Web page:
SOWK 600 Dr. Reisch
Policy Analysis: Public Schools – Suspension and Expulsion bill
Summary of Social Issue
During the 2015-2016 school year, 2,363 students from grades pre-kindergarten through second grade were suspended out of school or expelled from public schools in the state. This is an 18 percent increase from the previous year.1 The policy that went into effect on July 1, 2017, is the Maryland House Bill 425 (and Senate Bill 651) that was approved by Governor, Lawrence Hogan Jr. Sponsored by delegate Brooke Lierman, this bill prohibits a child enrolled in a public pre-kindergarten program, as defined by the bill, or in kindergarten, first, or second grade from being suspended or expelled from school, subject to exceptions.2 The bill allows a student in the specified grades to be expelled if required by federal law. The rates of preschool and elementary school children being suspended or expelled has gotten out of control. It has caused enough damage that some states including Maryland have implemented programs to prevent children from those age groups from getting suspended or expelled so easily. These programs include Early Childhood Mental Health Consultation and Social and Emotional Foundation for Early Learning. Along with programs, the suspension and expulsion bill protects these children under the law. Children from preschool to second grade are prohibited from getting suspended or expelled unless it involves something life-threatening. Some of these kids could be suffering from developmental issues, hunger, abusive environments, or mental illness. To suspend them or expel them may cause more harm than good and it only provides a temporary solution.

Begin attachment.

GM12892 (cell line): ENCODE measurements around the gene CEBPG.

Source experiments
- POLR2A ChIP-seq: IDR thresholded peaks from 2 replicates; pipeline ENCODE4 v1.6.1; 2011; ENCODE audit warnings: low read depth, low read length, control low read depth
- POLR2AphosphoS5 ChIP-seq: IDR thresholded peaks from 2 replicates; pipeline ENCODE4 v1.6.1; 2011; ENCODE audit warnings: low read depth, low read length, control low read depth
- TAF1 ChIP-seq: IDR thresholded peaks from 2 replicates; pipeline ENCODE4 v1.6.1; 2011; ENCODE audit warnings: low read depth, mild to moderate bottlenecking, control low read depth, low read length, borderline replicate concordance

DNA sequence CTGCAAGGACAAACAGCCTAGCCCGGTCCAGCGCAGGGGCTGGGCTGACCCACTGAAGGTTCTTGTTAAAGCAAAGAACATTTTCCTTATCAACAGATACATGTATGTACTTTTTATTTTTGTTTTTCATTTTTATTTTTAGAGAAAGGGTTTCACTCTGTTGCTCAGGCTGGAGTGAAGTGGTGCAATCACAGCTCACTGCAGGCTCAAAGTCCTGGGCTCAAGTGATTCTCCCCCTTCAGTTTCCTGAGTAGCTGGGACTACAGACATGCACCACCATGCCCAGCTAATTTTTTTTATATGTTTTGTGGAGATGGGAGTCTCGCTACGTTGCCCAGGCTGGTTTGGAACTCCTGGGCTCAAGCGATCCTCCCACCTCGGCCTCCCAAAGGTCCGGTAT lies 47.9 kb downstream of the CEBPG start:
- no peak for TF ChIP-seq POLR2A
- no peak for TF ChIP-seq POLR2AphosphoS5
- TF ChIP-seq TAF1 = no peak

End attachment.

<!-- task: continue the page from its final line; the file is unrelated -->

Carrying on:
The Population at Risk
The Public Schools -- Suspension and Expulsion bill is designed to protect children as young as three years old from getting suspended or expelled from school with such facility. In California and around the country, preschoolers are actually expelled at a rate more than three times higher than their peers in K-12 grades.3 Nationally, 1 million children were served in public preschool programs, with about 60 percent of districts offering preschool during the 2011-2012 school year, according to the data. The data show nearly 5,000 preschoolers were suspended once. At least 2,500 were suspended more than once.4 The following school year, more than 6,700 three and four year-olds were suspended from public preschool nationwide.5
Children of color and children with disabilities receive these sanctions at higher rates more than their fellow counterparts whom are Caucasian. Discipline disparities have long been a concern in Maryland. In 2007, a report by the Maryland State Department of Education (MSDE) Task Force on the Education of Maryland’s African-American males revealed that black, male students were disciplined more often, and more harshly, with no evidence of more serious misbehavior or higher rates of misbehavior.6 In 2009, Atanya...